A Statement from The Corps Network on the Domestic Terrorist Attack in Buffalo
“Our goal is to create a beloved community, and this will require a qualitative change in our souls as well as a quantitative change in our lives.” ― Martin Luther King Jr.
A message from Mary Ellen Sprenkel, President & CEO of The Corps Network
My heart goes out to the friends and family of the victims of the hateful May 14 attack in Buffalo, NY. My heart goes out to all those feeling the reverberations of this event.
But what can I say? There really are no words to adequately capture how I am feeling, and I can’t imagine how so many Black people are feeling at this moment. Who am I to speak about any of this? I do know that I cannot be silent.
Silence is deafening and silence speaks volumes. Silence does not bring us any closer together or closer to healing. I think of the 2021 book by Stuart Lawrence, Silence is Not an Option: You Can Impact the World for Change.
In writing this, I also recall the words of Howard Beale, a fictional character from the 1976 film Network: “All I know is that first, you’ve got to get mad…I’m as mad as hell.”
In order for us to heal, however, we need more than anger. Where we must start is by taking an honest examination of our current situation. As a white woman, I would not even begin to speak for Black people, but here are some of the realities of our times. The first anti-lynching bill was introduced in Congress in the year 1900. It is appalling that it took until the twentieth century for such a proposal to come forward; it is abhorrent that it took until 2022 for anti-lynching legislation to pass.
Today, in the 21st century, we are also still discussing voting rights. As of January of this year, legislators in at least 27 states had introduced, pre-filed, or carried over 250 bills with restrictive voting provisions. If enacted, most of these proposals would disproportionately impact communities of color.
These facts cut to the heart. And yet, in the recent Supreme Court confirmation hearings for incoming Associate Justice Ketanji Brown Jackson, Sen. Cory Booker reflected, “[Black people] didn’t stop loving this country, even though this country didn’t love them back.”
There are so many actions we still need to take as a country to demonstrate that we value racial equity, but there are also so many smaller actions we can take as individuals. To my colleagues in the Corps world, I thank those who are working with intention to create safe spaces for Black and Brown young people to process, discuss, and grieve while feeling supported by their community.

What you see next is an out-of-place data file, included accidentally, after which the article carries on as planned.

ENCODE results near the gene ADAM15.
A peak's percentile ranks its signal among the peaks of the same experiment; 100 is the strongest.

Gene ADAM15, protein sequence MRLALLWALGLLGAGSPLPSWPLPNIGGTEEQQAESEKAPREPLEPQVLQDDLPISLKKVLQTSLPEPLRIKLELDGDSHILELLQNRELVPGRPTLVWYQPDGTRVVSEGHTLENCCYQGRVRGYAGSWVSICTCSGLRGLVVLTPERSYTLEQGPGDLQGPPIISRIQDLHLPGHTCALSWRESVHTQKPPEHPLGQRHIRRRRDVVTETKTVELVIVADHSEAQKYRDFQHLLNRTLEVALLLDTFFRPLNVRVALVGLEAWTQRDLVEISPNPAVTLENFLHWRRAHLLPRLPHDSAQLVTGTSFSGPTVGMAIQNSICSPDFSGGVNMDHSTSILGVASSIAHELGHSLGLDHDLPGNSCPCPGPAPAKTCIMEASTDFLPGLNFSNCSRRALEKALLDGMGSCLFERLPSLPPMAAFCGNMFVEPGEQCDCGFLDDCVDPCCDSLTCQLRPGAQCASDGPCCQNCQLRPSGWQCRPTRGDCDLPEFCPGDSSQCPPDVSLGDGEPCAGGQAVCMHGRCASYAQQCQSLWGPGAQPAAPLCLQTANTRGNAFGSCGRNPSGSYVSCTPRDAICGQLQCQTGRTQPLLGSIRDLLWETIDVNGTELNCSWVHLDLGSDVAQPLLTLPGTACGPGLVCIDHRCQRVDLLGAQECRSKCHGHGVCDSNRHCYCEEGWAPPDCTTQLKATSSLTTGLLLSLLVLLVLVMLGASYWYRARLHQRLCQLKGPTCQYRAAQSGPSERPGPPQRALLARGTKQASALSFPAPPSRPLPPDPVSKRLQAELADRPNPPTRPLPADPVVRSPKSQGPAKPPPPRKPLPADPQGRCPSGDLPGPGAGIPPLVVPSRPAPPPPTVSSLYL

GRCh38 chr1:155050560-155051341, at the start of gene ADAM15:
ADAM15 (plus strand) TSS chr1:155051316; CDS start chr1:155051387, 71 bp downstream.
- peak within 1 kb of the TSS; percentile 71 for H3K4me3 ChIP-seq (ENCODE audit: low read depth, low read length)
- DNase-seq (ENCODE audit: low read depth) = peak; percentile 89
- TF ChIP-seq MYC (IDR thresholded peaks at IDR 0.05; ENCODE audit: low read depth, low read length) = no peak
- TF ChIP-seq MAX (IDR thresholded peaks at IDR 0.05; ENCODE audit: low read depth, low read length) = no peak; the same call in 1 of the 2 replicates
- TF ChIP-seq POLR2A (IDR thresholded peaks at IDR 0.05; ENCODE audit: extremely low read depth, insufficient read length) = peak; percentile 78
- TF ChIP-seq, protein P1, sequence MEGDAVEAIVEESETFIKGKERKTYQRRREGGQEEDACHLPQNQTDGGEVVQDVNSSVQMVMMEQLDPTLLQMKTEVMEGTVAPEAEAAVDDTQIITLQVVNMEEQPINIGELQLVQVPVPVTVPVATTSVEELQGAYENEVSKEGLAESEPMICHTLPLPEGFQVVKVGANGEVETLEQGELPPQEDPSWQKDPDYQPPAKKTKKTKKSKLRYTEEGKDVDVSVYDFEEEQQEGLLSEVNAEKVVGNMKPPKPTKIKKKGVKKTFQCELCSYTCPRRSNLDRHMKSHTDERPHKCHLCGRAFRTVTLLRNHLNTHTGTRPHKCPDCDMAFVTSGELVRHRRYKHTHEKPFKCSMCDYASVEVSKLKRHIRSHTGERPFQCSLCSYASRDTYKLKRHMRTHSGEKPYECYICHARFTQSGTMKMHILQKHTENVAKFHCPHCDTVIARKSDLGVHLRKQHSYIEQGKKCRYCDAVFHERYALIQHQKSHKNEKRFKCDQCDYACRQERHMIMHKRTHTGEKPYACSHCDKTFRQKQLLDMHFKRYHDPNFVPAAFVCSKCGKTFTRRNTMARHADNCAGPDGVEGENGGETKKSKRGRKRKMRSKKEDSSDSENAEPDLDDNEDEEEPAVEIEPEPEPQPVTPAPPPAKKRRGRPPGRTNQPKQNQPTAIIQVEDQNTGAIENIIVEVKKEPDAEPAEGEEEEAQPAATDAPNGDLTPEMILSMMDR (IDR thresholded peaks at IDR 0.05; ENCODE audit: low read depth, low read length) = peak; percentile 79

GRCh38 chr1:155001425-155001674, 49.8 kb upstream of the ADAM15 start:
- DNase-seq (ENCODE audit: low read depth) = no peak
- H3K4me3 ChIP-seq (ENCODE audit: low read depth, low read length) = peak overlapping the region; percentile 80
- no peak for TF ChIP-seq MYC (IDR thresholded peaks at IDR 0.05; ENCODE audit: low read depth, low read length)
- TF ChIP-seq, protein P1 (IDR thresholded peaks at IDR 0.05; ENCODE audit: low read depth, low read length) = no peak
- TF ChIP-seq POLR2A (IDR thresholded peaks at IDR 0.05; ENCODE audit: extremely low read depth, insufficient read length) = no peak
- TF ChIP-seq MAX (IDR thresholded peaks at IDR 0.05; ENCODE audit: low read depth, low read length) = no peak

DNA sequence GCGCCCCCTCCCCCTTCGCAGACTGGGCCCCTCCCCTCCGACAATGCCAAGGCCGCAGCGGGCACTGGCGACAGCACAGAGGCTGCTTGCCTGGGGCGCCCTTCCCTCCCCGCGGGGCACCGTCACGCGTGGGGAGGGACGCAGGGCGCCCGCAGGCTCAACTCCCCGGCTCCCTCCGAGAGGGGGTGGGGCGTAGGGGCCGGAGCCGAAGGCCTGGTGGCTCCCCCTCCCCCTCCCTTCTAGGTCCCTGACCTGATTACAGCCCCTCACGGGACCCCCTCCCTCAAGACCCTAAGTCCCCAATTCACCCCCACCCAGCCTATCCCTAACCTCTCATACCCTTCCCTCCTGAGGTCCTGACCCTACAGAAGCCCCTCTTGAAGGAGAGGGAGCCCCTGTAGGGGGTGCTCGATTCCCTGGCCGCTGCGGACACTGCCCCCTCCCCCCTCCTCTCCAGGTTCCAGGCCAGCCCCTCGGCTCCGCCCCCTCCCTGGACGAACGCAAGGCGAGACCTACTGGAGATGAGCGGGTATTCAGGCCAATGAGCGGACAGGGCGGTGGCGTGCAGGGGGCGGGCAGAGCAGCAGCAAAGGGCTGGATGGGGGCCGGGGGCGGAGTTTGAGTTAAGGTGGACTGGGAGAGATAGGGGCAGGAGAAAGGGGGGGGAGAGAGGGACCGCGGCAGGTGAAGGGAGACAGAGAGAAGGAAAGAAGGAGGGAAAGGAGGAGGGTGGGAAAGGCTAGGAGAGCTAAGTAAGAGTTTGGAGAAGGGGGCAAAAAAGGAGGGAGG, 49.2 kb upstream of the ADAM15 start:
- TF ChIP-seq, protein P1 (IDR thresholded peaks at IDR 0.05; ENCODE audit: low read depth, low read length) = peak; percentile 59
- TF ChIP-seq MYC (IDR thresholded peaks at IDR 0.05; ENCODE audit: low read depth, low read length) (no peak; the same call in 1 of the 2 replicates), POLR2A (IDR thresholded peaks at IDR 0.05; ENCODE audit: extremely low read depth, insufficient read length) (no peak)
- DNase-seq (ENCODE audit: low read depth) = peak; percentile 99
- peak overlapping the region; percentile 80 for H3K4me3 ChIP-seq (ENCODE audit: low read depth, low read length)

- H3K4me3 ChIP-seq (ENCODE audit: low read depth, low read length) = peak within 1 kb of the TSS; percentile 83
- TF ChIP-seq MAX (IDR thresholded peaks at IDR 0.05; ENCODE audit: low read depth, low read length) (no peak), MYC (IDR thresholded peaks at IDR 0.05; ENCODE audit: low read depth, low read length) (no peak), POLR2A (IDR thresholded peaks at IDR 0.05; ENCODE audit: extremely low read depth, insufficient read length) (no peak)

As we sadly know all too well, while this latest act of white supremacist violence happened in Buffalo, it could have happened anywhere. This was not only an attack on the Black community of Buffalo, but on Black people. It is easy to stay quiet and want to look away, but we know this was not an isolated incident. We have a responsibility to examine and counteract the currents in our society that can drive people to such a place of hatred. We need words as well as action in order to heal and better prevent future senseless tragedies. It’s through actions that we can help honor the lives and legacies of the victims of this terrorism.
In challenging times, I look to the thousands of youth and young adults in our Corps. I remind myself, that our young people are a force for good. A force for change.
At our recent annual conference, we were honored to be joined by Elizabeth Yeampierre, Executive Director of UPROSE, the oldest Latino community-based organization in Brooklyn, NY. She highlighted how young people have always played a significant, leading role in fighting for justice for Black and Brown people. As we look to take action, we must turn to our young people. Go to the community, listen, and then do.
Resources for action and learning:
- 7 Ways You Can Take Action for Racial Justice Right Now, Global Citizen
- Action Steps to Fight Against Systemic Racism, YWCA – Columbus, OH
- How to take action against racism right now, YW Boston
- Being Antiracist, National Museum of African American History & Culture
- What does it mean to be antiracist? – a handout from the Racial Healing Handbook: Practical Activities to Help You Challenge Privilege, Confront Systemic Racism, and Engage in Collective Healing, by Anneliese A. Singh, PhD, LPC – via the National Museum of African American History & Culture
- See The Corps Network’s Moving Forward Initiative Resource Library for additional materials. Learn more about The Corps Network’s Moving Forward Initiative here.